Renuka Diwan, Sylvain Leduc, and Thomas M. Mertens
In response to the COVID-19 pandemic, the Federal Reserve cut the federal funds rate to essentially zero. It took further measures to support the functioning of financial markets and the flow of credit. Nevertheless, the economic downturn is putting downward pressure on inflation, which had already been running below the Fed’s 2% target for several years. This raises additional concerns that inflation expectations could decline and push inflation down further, ultimately hampering economic activity. A monetary policy framework based on average-inflation targeting could help address these challenges.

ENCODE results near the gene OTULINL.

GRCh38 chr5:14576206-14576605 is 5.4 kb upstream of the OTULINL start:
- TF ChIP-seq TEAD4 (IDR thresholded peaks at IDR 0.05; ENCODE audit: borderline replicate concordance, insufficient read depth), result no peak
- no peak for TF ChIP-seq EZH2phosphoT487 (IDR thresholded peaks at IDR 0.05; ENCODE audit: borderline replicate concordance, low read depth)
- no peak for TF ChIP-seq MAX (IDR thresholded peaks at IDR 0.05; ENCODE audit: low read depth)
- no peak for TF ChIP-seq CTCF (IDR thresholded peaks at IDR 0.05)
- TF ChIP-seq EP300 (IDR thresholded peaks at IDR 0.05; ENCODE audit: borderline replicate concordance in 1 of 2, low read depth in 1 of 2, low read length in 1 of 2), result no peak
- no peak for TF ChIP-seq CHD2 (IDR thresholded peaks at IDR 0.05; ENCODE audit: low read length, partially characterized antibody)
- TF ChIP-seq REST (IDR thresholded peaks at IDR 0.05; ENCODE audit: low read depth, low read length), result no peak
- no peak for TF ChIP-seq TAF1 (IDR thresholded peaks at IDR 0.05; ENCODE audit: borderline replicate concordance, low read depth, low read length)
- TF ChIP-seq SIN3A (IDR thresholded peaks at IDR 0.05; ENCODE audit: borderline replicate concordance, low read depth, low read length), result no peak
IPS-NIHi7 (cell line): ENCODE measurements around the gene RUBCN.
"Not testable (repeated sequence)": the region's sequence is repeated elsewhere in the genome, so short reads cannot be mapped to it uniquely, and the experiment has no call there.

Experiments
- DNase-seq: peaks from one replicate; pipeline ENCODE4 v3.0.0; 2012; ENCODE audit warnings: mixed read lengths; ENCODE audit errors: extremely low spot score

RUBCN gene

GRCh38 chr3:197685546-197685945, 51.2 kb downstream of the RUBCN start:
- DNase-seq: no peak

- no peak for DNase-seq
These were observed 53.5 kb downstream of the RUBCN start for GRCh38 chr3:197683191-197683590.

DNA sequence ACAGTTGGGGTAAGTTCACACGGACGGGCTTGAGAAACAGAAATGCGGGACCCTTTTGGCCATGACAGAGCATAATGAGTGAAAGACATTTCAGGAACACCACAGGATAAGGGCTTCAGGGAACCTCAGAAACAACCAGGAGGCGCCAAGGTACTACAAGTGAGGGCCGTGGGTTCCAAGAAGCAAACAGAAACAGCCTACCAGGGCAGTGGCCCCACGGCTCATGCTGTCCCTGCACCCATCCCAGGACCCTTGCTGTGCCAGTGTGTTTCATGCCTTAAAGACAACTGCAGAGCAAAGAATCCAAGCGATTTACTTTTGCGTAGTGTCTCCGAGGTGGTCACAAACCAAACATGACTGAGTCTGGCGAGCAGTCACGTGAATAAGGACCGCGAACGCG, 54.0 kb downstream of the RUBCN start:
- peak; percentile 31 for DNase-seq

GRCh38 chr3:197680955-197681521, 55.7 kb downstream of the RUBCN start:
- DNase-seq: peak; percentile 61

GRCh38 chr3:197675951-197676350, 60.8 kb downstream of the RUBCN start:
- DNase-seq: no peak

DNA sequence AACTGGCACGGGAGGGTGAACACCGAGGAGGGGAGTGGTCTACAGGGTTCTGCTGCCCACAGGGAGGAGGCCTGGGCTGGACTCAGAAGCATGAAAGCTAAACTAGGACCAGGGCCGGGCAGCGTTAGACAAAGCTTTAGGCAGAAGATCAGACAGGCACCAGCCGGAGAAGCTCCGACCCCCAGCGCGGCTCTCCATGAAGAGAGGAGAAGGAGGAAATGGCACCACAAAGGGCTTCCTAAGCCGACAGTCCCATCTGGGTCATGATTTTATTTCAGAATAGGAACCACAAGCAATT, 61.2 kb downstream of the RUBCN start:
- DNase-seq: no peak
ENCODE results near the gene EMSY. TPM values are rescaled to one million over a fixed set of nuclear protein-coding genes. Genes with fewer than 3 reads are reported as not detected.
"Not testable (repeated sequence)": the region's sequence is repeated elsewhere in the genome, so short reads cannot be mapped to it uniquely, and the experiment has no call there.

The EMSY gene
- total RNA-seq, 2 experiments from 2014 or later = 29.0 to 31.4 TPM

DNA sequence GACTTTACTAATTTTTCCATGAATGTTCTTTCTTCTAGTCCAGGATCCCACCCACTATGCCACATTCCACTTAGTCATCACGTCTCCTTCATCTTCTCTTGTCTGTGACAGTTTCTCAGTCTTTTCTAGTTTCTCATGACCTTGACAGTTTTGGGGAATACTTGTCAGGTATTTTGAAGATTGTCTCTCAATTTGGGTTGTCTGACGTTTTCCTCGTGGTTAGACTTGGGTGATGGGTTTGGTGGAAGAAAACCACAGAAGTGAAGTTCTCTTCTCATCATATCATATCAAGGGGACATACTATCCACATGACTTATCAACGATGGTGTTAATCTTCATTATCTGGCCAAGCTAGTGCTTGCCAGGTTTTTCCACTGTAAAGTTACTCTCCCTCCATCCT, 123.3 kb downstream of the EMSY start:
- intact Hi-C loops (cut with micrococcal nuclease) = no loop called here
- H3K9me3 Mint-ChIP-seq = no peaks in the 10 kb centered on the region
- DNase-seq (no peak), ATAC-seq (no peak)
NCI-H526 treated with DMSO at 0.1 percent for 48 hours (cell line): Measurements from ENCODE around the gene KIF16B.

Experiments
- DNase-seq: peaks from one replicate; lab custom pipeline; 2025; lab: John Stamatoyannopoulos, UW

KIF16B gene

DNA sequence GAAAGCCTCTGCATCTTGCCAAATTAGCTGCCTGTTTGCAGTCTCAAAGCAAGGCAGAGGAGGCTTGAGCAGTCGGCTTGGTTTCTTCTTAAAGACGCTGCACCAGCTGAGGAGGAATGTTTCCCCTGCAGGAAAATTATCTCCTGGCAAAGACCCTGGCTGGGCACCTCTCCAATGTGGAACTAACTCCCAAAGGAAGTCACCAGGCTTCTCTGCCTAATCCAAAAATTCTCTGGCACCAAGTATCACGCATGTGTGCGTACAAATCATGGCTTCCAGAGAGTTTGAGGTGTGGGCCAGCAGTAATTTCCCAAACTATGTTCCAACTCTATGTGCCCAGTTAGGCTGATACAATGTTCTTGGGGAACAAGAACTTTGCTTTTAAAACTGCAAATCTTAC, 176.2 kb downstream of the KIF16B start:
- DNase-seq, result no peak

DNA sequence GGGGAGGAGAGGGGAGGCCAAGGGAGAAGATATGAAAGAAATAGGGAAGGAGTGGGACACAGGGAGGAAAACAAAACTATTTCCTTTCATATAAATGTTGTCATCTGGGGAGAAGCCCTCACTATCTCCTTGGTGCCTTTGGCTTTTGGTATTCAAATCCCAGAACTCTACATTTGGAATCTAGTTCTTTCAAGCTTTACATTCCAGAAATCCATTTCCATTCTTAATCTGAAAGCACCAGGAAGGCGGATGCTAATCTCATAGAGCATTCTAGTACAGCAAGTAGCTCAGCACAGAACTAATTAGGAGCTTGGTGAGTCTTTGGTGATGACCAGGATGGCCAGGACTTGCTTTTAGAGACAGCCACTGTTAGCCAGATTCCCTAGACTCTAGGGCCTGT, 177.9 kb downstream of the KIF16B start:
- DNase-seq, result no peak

Job acceptance decisions weigh the value of an entire job spell relative to remaining unemployed. There exists a reservation level of benefit payments in this dynamic decision problem at which an individual is indifferent between accepting and refusing an offer. This reservation benefit is a simple statistic to test the job acceptance deterrence effects of current unemployment insurance (UI) payments, summarizing the decision problem conditional on the believed state of the labor market and the weeks of UI compensation remaining. Estimating the reservation benefit for a wide range of US workers suggests few would turn down an offer to return to work at the previous wage under the increased UI payments and extended duration provided by the CARES Act.